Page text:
Meconium Cyst

A meconium cyst may be formed when there is an intra-uterine intestinal rupture or may the result of an intestinal volvulus or twisting of the bowel. Perforation of the bowel is common, according to specialists at the University Center for Fetal Medicine.  


The combination of the meconium-filled bowel, volvulus and meconium outside the bowel may be seen on routine ultrasound. Once this is noted, a fetal MRI may be done to confirm diagnosis and assess for other structural anomalies. Parental DNA testing may be recommended to assess the risk for cystic fibrosis. If these tests are positive, genetic counseling is recommended.

Prenatal care consists of serial ultrasounds to assess maternal and fetal well-being. The fetal abdomen will be assessed prior to delivery to rule out the risk of abdominal dystocia. It may be necessary to drain the fetal abdomen prior to delivery if it is noted to be large and fluid-filled on ultrasound. This will help decrease the risk of dystocia at birth. Delivery at a tertiary care center is advised as immediate assessment by a pediatric surgeon is needed.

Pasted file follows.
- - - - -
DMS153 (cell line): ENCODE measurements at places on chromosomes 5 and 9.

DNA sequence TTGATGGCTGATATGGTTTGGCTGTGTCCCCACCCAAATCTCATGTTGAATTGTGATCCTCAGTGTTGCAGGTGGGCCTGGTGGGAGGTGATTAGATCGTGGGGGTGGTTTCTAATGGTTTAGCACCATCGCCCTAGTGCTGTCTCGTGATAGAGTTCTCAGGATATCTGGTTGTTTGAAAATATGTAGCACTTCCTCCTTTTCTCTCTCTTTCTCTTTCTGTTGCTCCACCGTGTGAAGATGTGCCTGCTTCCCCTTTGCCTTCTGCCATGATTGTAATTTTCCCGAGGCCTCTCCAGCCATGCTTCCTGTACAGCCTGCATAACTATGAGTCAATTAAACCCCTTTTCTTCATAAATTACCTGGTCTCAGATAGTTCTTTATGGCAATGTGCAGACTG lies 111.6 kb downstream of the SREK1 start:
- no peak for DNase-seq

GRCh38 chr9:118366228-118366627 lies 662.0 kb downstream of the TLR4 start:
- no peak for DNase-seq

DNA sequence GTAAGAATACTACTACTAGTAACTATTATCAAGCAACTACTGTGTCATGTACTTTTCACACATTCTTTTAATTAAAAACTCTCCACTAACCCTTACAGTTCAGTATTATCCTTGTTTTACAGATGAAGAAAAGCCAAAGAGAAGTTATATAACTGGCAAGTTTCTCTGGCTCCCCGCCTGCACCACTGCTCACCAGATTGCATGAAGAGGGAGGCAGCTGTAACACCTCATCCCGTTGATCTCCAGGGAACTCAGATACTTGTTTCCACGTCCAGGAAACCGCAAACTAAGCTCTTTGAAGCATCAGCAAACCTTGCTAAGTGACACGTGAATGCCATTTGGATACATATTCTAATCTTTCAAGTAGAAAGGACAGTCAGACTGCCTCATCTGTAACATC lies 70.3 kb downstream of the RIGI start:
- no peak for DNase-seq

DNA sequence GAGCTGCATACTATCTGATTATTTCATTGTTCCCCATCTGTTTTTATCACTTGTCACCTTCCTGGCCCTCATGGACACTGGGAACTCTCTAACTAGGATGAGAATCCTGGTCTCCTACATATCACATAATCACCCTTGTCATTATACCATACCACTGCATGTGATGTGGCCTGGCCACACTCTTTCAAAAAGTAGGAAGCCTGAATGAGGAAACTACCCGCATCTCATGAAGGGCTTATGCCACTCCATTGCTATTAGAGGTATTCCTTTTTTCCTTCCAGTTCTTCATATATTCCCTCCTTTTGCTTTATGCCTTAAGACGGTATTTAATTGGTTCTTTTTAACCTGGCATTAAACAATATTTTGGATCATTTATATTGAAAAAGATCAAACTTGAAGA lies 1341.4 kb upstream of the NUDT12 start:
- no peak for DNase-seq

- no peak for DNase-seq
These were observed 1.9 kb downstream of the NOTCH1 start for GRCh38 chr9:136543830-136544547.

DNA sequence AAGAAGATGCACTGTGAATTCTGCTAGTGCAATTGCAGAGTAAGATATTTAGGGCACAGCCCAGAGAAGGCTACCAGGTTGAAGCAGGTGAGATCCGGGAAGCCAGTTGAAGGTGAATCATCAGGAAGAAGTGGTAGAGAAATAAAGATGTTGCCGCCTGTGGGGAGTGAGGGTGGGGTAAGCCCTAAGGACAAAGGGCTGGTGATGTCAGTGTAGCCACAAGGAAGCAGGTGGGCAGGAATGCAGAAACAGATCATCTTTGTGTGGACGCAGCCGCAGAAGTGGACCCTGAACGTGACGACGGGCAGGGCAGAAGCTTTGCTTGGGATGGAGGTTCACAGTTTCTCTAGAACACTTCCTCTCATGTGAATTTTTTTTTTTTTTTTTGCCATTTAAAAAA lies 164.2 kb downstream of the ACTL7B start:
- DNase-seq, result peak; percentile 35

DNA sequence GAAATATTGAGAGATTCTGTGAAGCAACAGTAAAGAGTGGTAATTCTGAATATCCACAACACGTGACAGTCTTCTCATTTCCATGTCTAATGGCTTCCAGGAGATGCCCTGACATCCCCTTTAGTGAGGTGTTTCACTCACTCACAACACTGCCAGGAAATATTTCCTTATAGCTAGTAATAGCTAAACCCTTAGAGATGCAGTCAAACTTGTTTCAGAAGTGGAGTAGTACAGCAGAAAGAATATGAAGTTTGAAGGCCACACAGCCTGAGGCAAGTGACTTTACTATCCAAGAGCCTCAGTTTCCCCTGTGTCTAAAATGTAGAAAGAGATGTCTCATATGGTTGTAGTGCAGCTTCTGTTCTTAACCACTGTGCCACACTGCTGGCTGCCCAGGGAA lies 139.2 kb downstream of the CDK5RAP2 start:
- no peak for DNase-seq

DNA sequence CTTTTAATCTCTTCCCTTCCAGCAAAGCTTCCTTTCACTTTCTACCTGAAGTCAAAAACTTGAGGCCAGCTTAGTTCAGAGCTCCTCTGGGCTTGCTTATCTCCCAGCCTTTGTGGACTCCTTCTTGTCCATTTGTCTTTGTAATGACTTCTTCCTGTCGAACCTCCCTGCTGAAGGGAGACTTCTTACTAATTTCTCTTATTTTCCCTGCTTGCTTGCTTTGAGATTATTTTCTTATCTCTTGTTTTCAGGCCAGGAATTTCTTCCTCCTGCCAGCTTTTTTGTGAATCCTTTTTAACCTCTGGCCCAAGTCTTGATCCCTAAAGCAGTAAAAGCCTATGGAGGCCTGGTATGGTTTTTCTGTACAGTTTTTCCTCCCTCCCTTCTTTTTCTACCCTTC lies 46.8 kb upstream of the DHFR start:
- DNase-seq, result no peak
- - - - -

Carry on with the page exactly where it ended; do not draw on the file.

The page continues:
The neonate will be thoroughly assessed and undergo abdominal radiographs (X-rays) immediately after delivery. Surgical intervention may be needed.

The long-term outcome of infants with a meconium cyst depends on the underlying cause. 

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